Our living daughter has been going through a new phase of her grieving process. They say that the surviving child/children go through different stages of grief as they continue to grow. For example, Bella was five when her sister died. Sheís seven now and as she has changed developmentally, so has her grieving process. She goes through the grief with every step she takes in her maturity. The living children actually have to relive the experience of loss over and over again, at different levels of intensity based on their progression in age.
Their loss not only includes their sibling but their parents as well. Surviving children mourn the loss of the Mom and Dad they used to know. We the bereaved parents know we are no longer the same after our child is gone and our living children know this, too, and now have to deal with the distress associated to grieving parents. There is the complication of not understanding why life has to be different, why it canít be the way it was. They know intellectually that it is different, but they want it back to the old way, just like we do. They want the Mom and Dad they had before.
From all of this comes an enormous amount of fear and insecurity. Will Mom and Dad be ok? Will they be able to take care of me? Will we still be able to do fun things? Will they always look so sad? Will they always cry when we talk about her? Should I avoid talking about my sister? Do I make Mom and Dad upset? When will Mom and Dad feel better? Is it always going to be like this Ė sad and gloomy? Do they still love me? To me, these are amazing questions that no little person should have to deal with; their innocence is shattered and their foundation has crumbled. Without adult coping skills and life experiences, the surviving children are burdened with things they hardly understand. Letís face it, even as adults the death of a child is hardly something we understand ourselves. Imagine being seven years old and trying to figure it out?
Children who survive the loss of their sibling have been dealt a huge injustice. Never have I known a truer definition of the word. It is an utter unfairness that their lives have had to be altered so severely. In our case, our living daughter is now an only child and the loneliness she experiences is unbearable. There is no way for us to fill the void, even if we had the strength to do it in the first place. We know children are resilient, we know they have amazing strength under more normal circumstances; they are truly incredible little people. However, losing their sibling is not something they are equipped to handle. The rug has been pulled from beneath them and they are in a great position of vulnerability. With vulnerability comes insecurity and uncertainty. The safety boundaries that were once in place have been abruptly removed and they stand shaken and naked. As a grown up, I hate raw exposure and avoid it if at all possible. Surviving children are defenseless and exposed.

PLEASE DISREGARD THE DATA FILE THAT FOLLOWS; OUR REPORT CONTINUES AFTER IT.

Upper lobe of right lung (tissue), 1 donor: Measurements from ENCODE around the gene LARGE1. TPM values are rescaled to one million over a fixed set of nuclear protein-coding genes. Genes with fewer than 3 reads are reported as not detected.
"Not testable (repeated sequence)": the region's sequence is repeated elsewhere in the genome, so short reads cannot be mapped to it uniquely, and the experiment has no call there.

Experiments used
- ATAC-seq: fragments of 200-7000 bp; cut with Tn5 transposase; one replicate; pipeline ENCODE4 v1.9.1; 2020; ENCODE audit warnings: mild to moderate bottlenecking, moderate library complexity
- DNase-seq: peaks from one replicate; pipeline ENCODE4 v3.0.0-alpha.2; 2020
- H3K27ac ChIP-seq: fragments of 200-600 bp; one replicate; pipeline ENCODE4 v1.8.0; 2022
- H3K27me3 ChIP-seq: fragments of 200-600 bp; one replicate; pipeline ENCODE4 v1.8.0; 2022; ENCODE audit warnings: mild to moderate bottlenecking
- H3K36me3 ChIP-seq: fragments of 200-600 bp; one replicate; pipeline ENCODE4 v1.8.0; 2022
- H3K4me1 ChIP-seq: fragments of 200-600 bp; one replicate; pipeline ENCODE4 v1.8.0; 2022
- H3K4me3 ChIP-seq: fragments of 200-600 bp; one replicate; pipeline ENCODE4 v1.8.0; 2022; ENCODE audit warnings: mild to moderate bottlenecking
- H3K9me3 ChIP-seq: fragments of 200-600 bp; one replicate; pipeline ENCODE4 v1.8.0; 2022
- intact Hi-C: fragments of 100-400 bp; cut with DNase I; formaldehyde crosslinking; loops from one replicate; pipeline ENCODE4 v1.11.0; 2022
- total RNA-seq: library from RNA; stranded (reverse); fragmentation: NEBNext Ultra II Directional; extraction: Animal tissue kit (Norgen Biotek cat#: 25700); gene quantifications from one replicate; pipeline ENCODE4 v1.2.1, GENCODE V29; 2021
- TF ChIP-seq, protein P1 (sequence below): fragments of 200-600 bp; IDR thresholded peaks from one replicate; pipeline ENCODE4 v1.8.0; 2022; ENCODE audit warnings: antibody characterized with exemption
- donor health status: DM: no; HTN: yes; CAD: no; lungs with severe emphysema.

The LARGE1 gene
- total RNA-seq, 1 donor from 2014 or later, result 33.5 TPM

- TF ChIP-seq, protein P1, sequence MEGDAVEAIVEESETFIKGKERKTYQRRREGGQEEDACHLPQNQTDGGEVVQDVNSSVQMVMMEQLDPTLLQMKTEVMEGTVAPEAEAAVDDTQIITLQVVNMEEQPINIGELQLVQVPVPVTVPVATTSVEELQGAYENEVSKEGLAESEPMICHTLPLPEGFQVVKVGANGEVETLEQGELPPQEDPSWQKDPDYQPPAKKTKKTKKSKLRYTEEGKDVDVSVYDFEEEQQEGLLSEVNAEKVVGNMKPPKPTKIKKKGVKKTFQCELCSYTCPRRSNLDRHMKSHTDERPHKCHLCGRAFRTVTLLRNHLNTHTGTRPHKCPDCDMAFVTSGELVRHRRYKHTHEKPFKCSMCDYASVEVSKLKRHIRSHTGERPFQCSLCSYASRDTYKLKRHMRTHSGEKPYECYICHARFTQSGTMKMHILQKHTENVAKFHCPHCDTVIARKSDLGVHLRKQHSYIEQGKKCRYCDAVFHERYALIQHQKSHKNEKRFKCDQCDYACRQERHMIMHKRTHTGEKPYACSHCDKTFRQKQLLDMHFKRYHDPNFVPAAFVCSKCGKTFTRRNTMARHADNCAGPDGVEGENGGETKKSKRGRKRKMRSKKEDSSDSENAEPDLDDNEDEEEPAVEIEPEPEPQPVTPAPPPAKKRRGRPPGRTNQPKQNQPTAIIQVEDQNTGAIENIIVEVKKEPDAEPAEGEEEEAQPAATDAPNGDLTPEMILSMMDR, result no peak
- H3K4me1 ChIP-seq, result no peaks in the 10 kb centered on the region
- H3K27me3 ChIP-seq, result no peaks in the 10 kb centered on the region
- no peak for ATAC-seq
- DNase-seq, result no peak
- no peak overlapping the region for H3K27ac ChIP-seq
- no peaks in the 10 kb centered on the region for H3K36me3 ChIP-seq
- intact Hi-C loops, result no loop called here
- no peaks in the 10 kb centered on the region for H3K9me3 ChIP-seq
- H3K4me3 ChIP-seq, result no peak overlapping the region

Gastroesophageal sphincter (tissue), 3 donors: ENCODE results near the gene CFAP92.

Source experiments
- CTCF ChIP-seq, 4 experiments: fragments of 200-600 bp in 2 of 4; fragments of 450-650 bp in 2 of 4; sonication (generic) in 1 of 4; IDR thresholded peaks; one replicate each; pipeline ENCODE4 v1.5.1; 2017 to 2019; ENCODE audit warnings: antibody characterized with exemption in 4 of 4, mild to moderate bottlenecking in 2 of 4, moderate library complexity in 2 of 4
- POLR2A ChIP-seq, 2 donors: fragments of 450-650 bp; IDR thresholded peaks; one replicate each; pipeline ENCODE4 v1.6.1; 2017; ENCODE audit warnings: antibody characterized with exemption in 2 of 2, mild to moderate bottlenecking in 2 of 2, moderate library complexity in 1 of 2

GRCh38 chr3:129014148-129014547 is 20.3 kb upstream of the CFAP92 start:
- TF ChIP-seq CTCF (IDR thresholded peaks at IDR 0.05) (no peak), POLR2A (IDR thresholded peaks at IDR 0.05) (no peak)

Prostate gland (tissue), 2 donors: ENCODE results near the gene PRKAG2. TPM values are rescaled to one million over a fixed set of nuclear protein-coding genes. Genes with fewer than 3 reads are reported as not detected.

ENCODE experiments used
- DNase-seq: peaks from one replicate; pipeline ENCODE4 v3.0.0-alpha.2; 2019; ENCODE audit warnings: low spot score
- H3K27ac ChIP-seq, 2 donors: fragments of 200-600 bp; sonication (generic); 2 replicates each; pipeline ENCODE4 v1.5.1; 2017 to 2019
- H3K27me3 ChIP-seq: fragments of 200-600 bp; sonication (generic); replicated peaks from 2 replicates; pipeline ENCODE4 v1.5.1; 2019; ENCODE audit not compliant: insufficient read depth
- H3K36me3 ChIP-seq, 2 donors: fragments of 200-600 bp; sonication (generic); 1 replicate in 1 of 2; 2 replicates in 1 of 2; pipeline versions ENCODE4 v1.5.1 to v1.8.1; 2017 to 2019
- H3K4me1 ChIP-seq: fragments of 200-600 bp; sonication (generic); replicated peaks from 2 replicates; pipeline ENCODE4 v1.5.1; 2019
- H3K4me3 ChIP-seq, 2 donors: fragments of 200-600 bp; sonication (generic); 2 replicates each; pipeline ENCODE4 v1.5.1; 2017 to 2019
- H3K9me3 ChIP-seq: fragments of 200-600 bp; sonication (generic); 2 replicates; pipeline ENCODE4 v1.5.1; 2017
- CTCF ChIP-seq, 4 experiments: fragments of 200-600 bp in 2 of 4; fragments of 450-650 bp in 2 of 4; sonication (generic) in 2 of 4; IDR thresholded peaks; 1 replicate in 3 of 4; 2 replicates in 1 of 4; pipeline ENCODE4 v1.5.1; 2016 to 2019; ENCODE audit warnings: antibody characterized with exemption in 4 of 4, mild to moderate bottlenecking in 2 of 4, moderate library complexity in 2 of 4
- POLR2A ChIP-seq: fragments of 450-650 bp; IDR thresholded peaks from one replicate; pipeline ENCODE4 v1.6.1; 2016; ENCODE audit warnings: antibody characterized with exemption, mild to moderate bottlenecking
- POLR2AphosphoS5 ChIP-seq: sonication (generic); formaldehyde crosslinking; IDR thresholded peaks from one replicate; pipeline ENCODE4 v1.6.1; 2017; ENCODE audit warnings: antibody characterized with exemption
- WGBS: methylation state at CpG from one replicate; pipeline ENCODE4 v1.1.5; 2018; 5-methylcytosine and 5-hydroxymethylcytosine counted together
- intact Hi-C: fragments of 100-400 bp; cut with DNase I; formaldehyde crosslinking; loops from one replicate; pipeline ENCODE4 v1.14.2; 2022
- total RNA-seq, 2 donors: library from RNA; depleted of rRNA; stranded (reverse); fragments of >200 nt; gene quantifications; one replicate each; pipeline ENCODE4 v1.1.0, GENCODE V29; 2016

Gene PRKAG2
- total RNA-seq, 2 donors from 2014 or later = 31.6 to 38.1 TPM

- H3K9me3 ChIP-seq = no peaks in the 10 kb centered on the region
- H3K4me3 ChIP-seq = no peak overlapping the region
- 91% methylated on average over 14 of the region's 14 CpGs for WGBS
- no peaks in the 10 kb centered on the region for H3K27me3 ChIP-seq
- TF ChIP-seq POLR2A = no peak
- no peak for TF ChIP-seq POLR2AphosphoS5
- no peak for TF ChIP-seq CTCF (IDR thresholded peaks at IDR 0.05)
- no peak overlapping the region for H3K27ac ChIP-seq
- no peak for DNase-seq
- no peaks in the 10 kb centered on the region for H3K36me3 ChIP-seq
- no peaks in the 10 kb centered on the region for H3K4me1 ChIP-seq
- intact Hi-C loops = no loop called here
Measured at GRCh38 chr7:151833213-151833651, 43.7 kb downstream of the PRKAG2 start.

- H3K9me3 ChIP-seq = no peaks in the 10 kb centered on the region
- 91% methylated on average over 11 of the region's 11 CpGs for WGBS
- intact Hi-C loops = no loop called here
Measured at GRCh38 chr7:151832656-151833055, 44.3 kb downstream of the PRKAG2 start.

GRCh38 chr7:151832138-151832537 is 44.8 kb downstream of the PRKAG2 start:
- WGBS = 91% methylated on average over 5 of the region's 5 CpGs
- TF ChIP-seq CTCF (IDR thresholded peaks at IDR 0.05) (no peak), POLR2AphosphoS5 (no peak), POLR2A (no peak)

Iím writing about this today because I find myself, as a bereaved parent, frustrated and angry that my seven year old daughter has to live with this tragedy. I am angry that her innocence has been shaken to its very core. I am angry that she lives with fear and uncertainty beyond her years. I write to today for the surviving children, to honor their grief, to acknowledge their pain and to bring recognition to their plight. Never have they needed their Moms and Dads more. As hard as it is, and it is very, very hard, almost impossible some days, to be there for them, we must. We must give their future hope and promise and safety. My role as a parent has been redefined and I am tragically challenged to be the best parent I can be under the most unbearable circumstances. But for her I will do anything. It is for her that I live.
A website has been established in our daughter's name. Please click here for more information about our mission.
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